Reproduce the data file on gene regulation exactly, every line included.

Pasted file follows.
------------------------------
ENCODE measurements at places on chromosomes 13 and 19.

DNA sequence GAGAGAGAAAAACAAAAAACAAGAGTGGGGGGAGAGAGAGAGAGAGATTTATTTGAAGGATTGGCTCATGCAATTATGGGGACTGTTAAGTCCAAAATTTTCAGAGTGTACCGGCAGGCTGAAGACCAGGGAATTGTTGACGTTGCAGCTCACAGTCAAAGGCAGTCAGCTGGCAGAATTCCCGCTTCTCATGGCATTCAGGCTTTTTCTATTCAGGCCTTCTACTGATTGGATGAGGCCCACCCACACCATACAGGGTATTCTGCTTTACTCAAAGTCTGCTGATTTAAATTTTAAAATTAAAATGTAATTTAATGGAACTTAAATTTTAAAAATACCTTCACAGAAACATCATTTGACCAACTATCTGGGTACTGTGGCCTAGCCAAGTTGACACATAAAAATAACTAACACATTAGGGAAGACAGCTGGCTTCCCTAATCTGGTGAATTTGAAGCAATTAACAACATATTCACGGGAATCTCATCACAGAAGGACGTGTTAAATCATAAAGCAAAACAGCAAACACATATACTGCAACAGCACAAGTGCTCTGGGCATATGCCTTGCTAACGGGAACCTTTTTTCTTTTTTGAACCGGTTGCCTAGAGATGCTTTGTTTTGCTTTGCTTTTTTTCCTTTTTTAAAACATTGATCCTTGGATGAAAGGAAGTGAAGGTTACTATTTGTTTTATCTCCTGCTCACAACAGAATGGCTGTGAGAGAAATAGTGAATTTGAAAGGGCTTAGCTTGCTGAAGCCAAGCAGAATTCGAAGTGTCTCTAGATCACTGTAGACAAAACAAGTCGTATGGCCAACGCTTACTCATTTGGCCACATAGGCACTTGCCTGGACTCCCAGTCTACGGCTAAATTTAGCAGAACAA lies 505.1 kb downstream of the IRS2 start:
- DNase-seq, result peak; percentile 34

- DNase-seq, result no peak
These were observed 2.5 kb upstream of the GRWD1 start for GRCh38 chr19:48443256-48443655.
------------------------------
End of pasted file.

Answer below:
ENCODE measurements at places on chromosomes 13 and 19.

DNA sequence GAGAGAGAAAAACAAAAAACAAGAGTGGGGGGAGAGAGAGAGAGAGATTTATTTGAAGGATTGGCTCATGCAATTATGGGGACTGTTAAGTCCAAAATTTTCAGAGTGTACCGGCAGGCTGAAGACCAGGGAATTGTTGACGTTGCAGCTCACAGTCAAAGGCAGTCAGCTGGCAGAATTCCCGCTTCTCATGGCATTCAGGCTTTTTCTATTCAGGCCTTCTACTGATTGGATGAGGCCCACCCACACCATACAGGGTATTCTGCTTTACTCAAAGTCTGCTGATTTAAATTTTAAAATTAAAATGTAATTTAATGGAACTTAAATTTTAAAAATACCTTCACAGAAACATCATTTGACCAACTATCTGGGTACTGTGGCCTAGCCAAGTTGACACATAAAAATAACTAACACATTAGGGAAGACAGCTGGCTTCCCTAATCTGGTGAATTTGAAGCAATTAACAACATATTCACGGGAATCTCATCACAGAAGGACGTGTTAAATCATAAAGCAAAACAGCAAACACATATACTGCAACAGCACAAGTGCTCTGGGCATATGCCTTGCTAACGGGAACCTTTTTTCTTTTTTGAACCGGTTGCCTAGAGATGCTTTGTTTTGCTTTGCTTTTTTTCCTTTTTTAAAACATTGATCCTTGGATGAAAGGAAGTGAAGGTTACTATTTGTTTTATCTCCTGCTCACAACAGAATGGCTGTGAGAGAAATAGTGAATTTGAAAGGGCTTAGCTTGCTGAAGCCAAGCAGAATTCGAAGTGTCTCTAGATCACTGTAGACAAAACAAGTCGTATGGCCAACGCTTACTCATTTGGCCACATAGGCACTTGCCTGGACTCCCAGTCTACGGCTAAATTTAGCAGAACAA lies 505.1 kb downstream of the IRS2 start:
- DNase-seq, result peak; percentile 34

- DNase-seq, result no peak
These were observed 2.5 kb upstream of the GRWD1 start for GRCh38 chr19:48443256-48443655.